What are the penalties for a DUI in Newport Beach?
Typically, if you are convicted of a first-time DUI in Newport Beach, you may face the following penalties and consequences:
- Two days to six months of jail time
- Court fees and fines of $390 + penalty assessments (approximately $2,300)
- Three years of informal probation
- Driver’s license suspension by CA DMV
- Three to nine months of DUI School
These penalties may vary. While jail time is technically possible, very few first offenders will suffer these consequences if they have experienced, competent legal representation.
The judge will also consider the facts of your case and may exert considerable discretion according to the DUI laws. Your type of driver’s license, prior criminal record, blood alcohol level, and whether injury or property damage occurred are all key factors taken into consideration when evaluating your case.
It always pays to have an experienced DUI lawyer on your side to argue and negotiate for the minimum possible consequences and penalties.
Will you lose your driver’s license for a DUI?
In California, you will face two types of cases against you if you are arrested for a DUI offense: the DMV, with regard to your privilege to drive a motor vehicle, and the criminal court, with regard to fines/fees and possible incarceration.
This means that driver’s license suspensions may be two-fold.
1. Administrative suspension
If you are arrested for a DUI in Newport Beach, you will need to surrender your license to the arresting officer. You will receive a pink paper (Form DS-367) which will act as your temporary license for the next thirty days. If you want to contest the suspension, you must contact the Department of Motor Vehicles within 10 days of your arrest to request a DMV hearing (Administrative Per Se Hearing). This request will prevent your license from being suspended after the expiration of the thirty days.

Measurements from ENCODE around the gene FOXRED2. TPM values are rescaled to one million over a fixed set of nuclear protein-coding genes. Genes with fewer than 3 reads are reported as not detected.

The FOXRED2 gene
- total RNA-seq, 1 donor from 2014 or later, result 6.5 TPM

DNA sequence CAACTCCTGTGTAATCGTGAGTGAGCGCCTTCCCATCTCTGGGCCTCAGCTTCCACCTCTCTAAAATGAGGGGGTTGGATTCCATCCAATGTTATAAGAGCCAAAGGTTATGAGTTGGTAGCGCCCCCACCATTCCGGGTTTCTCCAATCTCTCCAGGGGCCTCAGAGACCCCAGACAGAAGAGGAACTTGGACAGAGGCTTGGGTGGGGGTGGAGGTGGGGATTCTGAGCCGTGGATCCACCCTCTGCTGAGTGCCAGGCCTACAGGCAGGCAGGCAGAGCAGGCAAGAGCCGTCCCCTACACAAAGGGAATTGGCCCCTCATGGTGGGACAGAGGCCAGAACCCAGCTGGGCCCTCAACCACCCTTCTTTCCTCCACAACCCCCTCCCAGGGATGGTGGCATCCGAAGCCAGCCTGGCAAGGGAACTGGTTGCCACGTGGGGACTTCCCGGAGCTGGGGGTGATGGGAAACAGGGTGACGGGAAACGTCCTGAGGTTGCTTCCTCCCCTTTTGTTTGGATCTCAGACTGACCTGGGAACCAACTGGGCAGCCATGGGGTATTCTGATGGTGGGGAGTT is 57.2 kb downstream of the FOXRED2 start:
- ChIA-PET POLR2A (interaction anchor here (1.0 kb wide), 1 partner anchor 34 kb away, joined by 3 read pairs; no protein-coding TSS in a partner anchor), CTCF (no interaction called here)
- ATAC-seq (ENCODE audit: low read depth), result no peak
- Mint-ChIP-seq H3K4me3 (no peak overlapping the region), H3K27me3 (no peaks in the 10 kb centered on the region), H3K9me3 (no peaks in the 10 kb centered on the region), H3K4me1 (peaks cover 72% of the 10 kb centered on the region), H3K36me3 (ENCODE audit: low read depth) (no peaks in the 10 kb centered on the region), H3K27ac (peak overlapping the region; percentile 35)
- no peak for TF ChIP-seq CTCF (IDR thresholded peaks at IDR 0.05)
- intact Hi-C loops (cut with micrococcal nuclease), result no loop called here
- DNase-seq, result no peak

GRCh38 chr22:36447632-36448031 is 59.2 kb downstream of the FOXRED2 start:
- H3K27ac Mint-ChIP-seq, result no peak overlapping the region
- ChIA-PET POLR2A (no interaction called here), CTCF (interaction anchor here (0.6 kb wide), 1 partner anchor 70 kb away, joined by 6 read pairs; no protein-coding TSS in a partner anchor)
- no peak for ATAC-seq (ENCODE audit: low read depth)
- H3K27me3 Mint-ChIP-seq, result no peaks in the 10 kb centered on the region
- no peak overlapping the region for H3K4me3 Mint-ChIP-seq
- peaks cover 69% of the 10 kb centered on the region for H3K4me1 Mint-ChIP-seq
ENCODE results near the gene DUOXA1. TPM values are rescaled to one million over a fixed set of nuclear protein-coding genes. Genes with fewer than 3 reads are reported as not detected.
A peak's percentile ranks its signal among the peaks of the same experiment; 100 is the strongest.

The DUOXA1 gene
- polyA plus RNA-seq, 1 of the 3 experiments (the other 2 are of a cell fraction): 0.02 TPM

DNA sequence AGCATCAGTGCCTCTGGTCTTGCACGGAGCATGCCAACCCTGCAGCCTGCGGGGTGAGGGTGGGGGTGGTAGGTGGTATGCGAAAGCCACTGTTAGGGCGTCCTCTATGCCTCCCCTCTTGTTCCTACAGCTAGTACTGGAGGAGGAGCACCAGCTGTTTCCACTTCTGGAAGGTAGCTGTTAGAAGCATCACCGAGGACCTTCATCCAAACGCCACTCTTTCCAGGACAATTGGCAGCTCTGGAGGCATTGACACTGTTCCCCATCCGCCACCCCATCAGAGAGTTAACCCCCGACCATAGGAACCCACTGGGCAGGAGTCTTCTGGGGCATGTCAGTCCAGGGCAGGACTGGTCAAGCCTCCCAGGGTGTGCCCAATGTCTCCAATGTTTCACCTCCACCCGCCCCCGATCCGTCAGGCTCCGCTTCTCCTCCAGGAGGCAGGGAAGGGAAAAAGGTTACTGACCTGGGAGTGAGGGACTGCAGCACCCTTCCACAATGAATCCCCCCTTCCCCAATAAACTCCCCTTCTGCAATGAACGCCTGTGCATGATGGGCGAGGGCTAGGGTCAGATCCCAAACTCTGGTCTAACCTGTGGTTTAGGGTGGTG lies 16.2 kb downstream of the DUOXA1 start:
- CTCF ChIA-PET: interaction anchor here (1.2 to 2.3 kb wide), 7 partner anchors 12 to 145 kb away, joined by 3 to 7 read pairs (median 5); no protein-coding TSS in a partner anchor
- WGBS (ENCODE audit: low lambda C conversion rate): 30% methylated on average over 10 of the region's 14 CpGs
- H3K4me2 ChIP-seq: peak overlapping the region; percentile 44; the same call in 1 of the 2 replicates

The Law Offices of Bryan R. Kazarian can represent you at this hearing. They will treat this hearing similarly to a court trial by presenting evidence on your behalf and cross-examining witnesses, if necessary, to attempt to prevent your license from being suspended. Should the DMV not rule in your favor at the hearing, your license will be suspended for up to four months.
2. Full license suspension/license restrictions
In the criminal case against you, if you are found guilty of a first-time DUI, the DMV will suspend your driver’s license for six to ten months.
However, the full license suspension may only last a short while if you agree to install and drive with an ignition interlock device (IID). An IID is a small breathalyzer device that prevents the engine of the vehicle from starting unless a zero-alcohol reading is returned by the driver.